We can give a hidden gift by paying for others’ meals, so they are surprised when they check out and discover their total is zero. It’s fun to bless others unaware. If you see a young couple with several small children – when you checkout and pay for your meal, pay for the young family’s meal. If eating near a hospital and you see an elderly couple with strained faces, when you pay for your meal, buy their meal too, and hopefully, some of that strained look will ease because of a stranger’s thoughtfulness.

When you are going through the drive-through at a fast-food restaurant when you buy your meal, purchase the person’s behind you and your generosity will touch them. Suddenly a grey day has a light beam shining in it.

Generosity is “a disposition to give liberally or to bestow favors” on others. And when we recognize and acknowledge them unexpectedly, I believe it gives value, high regard, and hope to the recipient.

Acknowledgment of Community Needs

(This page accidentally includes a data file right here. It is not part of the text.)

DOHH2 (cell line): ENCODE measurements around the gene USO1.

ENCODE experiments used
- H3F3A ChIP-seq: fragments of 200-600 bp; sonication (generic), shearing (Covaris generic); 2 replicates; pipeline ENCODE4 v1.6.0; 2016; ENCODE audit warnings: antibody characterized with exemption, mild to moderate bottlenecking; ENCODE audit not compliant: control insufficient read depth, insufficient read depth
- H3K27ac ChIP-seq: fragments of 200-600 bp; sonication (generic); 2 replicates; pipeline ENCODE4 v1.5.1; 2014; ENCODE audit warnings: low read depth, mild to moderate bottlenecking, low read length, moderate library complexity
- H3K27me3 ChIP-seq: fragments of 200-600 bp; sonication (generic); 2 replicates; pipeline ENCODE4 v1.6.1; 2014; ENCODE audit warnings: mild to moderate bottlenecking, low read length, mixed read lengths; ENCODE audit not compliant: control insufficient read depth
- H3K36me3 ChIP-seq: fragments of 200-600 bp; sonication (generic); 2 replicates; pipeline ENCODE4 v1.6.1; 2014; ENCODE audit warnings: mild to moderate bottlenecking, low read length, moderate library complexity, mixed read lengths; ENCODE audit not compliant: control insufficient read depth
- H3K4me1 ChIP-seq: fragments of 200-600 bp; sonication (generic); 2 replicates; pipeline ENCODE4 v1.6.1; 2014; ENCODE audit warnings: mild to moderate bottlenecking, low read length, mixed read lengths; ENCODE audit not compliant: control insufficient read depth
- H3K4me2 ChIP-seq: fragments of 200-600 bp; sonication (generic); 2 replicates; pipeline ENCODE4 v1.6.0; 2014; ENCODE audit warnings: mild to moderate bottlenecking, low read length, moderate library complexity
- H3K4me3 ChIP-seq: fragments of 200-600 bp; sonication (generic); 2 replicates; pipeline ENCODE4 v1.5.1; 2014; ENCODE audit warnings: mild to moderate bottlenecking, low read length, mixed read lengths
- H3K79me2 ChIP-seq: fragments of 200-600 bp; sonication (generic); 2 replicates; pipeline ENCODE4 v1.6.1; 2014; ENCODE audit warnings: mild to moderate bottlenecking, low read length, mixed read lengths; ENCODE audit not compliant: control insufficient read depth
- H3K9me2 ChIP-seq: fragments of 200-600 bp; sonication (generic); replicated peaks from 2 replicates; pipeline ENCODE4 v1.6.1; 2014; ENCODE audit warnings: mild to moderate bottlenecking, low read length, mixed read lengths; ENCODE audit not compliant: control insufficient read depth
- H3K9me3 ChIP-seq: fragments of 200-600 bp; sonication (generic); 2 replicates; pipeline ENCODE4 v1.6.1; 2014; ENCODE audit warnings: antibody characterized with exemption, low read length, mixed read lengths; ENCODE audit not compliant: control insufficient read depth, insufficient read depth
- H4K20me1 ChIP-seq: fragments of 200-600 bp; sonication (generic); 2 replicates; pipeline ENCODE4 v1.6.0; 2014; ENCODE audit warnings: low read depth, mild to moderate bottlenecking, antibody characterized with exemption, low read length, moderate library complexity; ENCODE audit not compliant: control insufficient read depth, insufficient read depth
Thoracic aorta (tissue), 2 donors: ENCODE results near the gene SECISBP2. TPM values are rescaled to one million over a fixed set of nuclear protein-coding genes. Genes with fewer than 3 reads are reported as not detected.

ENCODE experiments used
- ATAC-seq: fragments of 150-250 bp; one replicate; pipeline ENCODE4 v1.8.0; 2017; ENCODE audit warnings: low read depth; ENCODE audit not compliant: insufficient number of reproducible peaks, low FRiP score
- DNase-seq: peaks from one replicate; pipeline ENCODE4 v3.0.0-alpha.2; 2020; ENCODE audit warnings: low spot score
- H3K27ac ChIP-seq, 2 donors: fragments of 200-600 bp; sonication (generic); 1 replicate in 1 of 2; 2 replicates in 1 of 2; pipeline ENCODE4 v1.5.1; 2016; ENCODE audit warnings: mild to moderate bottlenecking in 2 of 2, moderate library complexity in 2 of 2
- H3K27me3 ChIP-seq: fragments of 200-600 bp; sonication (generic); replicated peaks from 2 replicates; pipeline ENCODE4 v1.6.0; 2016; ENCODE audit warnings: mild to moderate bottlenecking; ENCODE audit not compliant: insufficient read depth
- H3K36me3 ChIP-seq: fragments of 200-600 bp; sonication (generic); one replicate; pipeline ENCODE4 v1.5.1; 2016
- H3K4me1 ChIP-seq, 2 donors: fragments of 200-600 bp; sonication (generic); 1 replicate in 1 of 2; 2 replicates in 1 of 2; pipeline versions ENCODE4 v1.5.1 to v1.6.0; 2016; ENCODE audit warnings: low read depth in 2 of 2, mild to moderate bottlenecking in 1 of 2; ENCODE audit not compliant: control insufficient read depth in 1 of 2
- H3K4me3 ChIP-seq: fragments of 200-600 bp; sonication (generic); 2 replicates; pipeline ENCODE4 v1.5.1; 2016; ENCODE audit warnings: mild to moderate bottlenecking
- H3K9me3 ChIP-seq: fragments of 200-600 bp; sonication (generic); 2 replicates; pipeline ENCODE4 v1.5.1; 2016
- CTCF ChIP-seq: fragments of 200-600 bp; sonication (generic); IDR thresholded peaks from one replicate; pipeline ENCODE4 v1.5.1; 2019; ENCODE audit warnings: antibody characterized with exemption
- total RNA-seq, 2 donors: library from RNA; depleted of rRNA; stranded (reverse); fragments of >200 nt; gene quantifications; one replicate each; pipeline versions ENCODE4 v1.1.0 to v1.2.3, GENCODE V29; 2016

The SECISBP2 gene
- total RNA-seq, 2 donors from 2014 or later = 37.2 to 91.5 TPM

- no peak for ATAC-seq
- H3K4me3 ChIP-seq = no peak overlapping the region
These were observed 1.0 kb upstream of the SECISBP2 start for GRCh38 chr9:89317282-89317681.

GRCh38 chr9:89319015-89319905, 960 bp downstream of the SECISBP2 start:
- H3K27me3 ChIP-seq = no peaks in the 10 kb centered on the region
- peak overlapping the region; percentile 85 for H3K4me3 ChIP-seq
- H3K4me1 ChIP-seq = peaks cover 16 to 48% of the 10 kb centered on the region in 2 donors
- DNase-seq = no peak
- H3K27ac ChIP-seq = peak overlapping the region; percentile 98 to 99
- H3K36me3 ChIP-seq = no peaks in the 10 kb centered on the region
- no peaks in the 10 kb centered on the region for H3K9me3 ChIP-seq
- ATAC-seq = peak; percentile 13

Thanksgiving is a fantastic time to serve in the community. Many communities serve a meal on Thanksgiving and need volunteers to help put food on plates. Other communities hand out food baskets for those struggling financially and need volunteers to package the baskets and deliver them once they are collected.

Food banks need donations of canned goods. And before you forget, blood banks are always in need of generous gifts of our blood. If you prefer not to open your pocketbook, or you don’t want to see a needle, grab a pen and write a note of encouragement or send a Christmas card to:

  • A soldier serving overseas
  • A juvenile in the prison system
  • A child in the hospital

Whether they chose their place (military or prison) or it is entirely outside of their control (hospital) our note, or Christmas card could give them a ray of hope in a dreary environment.

Gratitude, Thankfulness, and Appreciation

Gratitude, thankfulness, and appreciation are desperately needed today. Whether someone is close in heart or a stranger, we can give the gift of appreciation. And when we give of our time through an act of kindness, a deed of service, or a handwritten note, people feel valued, honored, and treasured. They feel hope.